Over the past 30 years, off-street parking enforcement technology has remained unchanged. Surface lots have relied on outdated pay-on-foot stations and money boxes, while parking garages have used gated paper ticket access and revenue control solutions. However, recent advancements in digital solutions have revolutionized the parking industry, offering a range of benefits such as an enhanced customer experience, increased revenue, and decreased costs. In this blog, we will explore the factors to consider when implementing gateless parking systems and help you answer the question, "to gate or not to gate?"
Gateless parking is a growing trend, and there are numerous positive aspects to it. Many owners are attracted to gateless parking solutions due to the potential cost savings and ease of access. With no physical gates, barriers, or ticketing machines, expenses associated with their maintenance and operation are significantly reduced. Furthermore, gateless parking systems offer an enhanced customer experience as parkers no longer need to stop at entry or exit points. Most solutions allow payments to be made conveniently through mobile devices, eliminating the need for physical payment machines.
While gateless parking offers many benefits, there are also potential challenges if implemented incorrectly. Some of these problems include customers leaving without paying, unauthorized individuals parking in spaces reserved for tenants and customers, and increased reliance on technology.
The only way to mitigate the risk of high rates of slippage (which can reach 30-40%) is through constant enforcement. This involves frequent verification of license plates and regular issuance of tickets, boots, and towing. Establishing a strict culture around parking enforcement is crucial so that parkers understand the consequences of trying to cheat the system.
There are three different enforcement solutions for gateless parking:
On-foot enforcement: In this case, a parking assistant uses a handheld app to scan each license plate, ensuring 100% accuracy and issuing tickets before drivers leave. While this procedure is highly effective in eliminating slippage, it can significantly increase payroll expenses.
Fixed License Plate Recognition (LPR): Fixed LPR involves scanning license plates using cameras as cars enter and exit a parking facility. Drivers typically register a mobile payment option to their license plate by scanning a QR code at the location. When properly set up, this method allows seamless entry and exit for repeat visitors who are automatically charged for future visits. However, accuracy can be an issue, especially in outdoor environments. Additionally, the time to address violators is shorter, and the likelihood of receiving fines decreases significantly once they leave the facility. Furthermore, most states do not permit parking asset owners to put insurance points on a driver's license for unpaid parking tickets, so the only penalty for not paying is the risk of being towed during future visits.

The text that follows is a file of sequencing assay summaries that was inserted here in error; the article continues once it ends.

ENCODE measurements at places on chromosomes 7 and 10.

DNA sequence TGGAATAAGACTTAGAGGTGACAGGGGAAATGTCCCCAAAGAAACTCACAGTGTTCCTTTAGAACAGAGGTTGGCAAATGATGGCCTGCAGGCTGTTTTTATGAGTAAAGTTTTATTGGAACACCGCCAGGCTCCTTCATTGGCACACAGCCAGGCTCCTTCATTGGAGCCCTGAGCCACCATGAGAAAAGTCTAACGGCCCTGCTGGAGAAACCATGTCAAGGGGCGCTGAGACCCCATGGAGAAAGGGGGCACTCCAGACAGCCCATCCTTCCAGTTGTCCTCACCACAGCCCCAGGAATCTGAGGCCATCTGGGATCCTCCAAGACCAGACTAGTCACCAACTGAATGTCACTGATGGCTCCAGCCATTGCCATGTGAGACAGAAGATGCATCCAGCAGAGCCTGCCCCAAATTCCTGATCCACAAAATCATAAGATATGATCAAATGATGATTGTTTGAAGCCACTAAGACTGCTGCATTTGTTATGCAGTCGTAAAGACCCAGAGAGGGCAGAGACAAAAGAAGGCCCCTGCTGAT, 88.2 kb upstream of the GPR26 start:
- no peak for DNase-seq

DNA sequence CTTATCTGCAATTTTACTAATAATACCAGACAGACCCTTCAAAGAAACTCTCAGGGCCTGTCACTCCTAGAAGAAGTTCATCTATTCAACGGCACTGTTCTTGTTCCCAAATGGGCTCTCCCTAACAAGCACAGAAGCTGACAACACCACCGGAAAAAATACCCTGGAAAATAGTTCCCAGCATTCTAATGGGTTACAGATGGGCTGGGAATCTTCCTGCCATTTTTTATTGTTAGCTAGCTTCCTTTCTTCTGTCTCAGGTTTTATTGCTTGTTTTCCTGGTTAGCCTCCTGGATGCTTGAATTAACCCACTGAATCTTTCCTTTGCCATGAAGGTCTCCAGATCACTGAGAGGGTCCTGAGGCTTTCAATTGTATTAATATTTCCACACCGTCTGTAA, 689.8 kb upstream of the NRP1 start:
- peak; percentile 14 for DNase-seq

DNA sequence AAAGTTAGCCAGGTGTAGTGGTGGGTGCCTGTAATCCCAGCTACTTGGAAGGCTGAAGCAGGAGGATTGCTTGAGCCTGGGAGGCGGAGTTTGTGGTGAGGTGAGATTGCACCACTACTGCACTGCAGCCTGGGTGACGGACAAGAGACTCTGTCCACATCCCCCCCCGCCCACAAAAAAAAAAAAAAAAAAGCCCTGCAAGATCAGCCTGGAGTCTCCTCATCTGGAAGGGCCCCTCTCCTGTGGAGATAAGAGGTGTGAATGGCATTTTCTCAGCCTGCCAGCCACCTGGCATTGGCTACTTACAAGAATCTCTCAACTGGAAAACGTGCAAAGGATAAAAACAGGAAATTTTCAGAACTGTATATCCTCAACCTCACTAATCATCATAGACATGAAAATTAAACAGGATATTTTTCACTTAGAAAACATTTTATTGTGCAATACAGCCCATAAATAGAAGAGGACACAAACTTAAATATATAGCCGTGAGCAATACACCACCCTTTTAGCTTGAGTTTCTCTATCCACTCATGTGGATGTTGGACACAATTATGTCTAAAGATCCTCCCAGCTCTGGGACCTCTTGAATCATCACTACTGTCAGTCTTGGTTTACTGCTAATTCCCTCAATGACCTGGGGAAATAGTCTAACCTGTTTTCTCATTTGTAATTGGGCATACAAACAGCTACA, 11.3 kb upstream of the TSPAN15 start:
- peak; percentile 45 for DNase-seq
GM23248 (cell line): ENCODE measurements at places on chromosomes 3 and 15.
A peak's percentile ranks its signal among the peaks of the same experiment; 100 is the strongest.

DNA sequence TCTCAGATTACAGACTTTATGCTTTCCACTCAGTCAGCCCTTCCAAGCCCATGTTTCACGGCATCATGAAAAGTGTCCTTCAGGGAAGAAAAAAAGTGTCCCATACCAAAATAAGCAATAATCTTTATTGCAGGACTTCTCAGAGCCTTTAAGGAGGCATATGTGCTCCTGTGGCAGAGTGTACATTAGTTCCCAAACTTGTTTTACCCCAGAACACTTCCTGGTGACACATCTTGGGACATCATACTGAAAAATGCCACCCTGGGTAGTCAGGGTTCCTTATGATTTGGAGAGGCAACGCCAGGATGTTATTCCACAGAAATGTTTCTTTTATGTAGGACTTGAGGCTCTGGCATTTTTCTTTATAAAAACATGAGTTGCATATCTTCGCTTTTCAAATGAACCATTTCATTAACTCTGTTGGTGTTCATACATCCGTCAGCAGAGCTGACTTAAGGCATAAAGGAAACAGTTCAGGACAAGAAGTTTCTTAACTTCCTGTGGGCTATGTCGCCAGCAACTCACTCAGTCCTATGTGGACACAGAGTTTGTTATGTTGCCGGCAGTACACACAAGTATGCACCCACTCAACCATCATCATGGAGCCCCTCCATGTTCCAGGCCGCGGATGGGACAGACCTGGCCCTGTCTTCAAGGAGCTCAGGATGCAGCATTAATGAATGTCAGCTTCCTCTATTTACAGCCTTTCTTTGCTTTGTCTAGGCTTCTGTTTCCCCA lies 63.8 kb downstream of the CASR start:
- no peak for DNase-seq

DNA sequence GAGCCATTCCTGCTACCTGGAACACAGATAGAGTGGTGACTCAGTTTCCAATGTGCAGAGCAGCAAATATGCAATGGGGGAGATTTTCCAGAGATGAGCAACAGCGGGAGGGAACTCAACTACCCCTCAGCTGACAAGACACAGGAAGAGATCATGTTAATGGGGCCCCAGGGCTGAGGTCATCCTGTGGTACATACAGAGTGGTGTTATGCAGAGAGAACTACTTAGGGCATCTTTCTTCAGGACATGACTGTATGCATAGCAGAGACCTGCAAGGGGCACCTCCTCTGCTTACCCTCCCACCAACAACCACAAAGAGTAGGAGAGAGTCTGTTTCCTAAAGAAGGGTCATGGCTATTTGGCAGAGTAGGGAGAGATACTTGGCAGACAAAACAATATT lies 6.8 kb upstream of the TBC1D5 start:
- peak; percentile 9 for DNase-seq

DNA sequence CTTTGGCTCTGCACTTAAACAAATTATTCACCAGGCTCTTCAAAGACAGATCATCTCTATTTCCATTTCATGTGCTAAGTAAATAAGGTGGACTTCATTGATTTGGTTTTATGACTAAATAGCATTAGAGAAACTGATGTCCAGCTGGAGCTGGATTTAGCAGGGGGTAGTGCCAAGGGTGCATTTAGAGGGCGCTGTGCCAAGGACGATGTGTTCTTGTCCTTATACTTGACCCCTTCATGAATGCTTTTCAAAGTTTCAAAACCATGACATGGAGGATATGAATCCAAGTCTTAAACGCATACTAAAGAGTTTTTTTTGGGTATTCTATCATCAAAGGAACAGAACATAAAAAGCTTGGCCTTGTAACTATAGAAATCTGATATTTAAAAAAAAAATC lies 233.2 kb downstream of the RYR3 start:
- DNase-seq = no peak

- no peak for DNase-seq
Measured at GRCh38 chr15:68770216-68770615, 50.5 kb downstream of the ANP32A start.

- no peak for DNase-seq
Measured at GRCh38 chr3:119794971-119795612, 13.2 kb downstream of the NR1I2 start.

Mobile LPR: Mobile LPR involves an enforcement vehicle equipped with LPR cameras driving through a parking facility and scanning plates. While this option offers high accuracy and benefits from technology automation, it still requires expensive human labor and capital expenses for purchasing the vehicle(s). Therefore, it is more suitable for larger parking facilities like venues or multiple facilities located close together, where the cost of enforcement personnel and equipment can be justified.
As the parking industry evolves, commercial real estate owners must carefully assess the advantages and disadvantages of gateless parking solutions to make informed decisions about their parking facilities. While gateless systems offer benefits, they are not without their flaws and may not be suitable for every location. Additionally, there are significant legal risks associated with building a culture of strict enforcement, as booting or towing can lead to lawsuits. Parking operators face a challenging position in deciding how strict they should be, considering potential emergencies that could occur.
Ultimately, implementing a gateless system means relying on a parking operator to act as an accounts payable company. As an owner, it's essential to understand the economic tradeoffs involved. Gateless will be a good solution in the following occasions: when your architecture doesn’t allow for gates, in a high throughput event parking. Specifically for the office vertical, in a location where monthly parking volume is high and transient parking is low, gateless can also be a good option because the risk of the garage being abused is low. The operator will take a cut from parking violation payments, and there may be a significant delay in receiving those funds. Owners must carefully consider whether they want their operator to focus more on collections or on providing a seamless parking experience.
With careful planning, consideration, and research, you can choose the best solution to upgrade your parking asset. Vend Park's Technology Driven Parking Management Solution offers a "touchless" experience for gated systems, leveraging mobile payments and license plate recognition technology. This means you can enjoy all the customer experience benefits of gateless parking without the enforcement headaches. It's a win-win for you and your customers.
To learn more about Vend Park for your parking location, schedule a demo.